- Joined Handwriting (Cursive Writing)
Already gone in some schools where “joined handwriting” is no longer taught because nearly everything is done now on computers or keyboards of some type.
If there ever was a concept that we can look back on nostalgically, it would be privacy. That’s gone. It’s been gone for a long time anyway. There are cameras on the street, in most of the buildings, and even built into your computer and cell phone. But you can be sure that 24/7, “They” know who you are and where you are, right down to the GPS coordinates, and the Google Street View. If you buy something, your habit is put into a zillion profiles, and your ads will change to reflect those habits. “They” will try to get you to buy something else. Again and again and again.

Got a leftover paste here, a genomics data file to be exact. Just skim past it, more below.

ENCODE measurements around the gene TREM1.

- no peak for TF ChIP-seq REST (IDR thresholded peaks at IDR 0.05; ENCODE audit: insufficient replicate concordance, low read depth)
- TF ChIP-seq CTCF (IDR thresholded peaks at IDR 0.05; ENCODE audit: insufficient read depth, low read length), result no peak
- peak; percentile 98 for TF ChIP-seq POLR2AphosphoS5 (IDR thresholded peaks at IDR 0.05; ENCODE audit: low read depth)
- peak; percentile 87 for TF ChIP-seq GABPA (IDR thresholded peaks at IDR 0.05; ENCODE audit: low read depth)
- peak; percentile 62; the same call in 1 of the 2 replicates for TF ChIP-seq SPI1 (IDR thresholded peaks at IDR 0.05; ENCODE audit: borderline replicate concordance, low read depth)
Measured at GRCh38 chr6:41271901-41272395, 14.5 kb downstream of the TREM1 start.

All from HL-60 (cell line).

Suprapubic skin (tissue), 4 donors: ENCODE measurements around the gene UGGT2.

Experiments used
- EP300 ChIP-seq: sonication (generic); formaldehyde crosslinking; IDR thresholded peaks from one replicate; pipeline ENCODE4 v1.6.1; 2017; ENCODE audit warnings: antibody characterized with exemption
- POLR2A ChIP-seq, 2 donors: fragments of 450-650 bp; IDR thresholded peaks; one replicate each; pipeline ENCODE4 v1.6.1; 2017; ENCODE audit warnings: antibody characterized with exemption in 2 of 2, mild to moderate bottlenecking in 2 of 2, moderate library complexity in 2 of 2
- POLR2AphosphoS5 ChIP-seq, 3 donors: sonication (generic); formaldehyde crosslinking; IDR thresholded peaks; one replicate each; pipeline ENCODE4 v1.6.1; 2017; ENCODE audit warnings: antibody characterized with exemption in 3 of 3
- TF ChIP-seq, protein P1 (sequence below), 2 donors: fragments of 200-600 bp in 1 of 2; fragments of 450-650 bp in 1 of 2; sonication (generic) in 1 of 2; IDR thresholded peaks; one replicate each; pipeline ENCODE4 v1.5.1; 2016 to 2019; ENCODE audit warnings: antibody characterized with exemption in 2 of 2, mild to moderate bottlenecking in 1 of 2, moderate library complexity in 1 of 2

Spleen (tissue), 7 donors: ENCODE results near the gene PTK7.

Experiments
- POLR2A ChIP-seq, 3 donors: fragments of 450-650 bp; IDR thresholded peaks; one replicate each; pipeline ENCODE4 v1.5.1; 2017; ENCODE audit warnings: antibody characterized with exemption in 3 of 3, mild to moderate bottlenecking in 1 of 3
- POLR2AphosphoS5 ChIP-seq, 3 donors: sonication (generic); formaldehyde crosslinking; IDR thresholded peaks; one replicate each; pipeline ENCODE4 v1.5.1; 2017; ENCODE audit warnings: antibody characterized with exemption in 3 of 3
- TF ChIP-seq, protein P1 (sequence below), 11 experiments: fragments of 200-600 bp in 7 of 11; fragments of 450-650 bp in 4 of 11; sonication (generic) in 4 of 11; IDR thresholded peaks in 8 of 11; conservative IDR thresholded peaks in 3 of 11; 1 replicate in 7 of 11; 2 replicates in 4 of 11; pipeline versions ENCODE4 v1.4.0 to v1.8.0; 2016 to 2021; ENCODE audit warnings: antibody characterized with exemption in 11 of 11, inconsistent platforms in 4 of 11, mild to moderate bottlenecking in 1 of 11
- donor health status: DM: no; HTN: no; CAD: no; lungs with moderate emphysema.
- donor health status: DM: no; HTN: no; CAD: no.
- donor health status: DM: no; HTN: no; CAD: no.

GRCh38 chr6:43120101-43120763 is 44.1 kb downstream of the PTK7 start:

Loss of privacy is the worst thing we can lose. In reality it is lost already and there is nothing we can do about it. If you don’t want others to know something from your private world, hide. Hiding it under the mattress may not be as silly as it sounds.
A few other things that should be added to this endangered list:
Bricks and mortar banks, retail stores, and maybe even restaurants. The Internet world is becoming so pervasive, you do not need to actually leave your home for anything. It can all be delivered, even now.
NFL football, Amercan football, is doomed because of the rising number of injuries. The game will change, rather than disappearing as there is too much money at stake to see it wiped away completely. But the game will be unrecognizable after it morphs.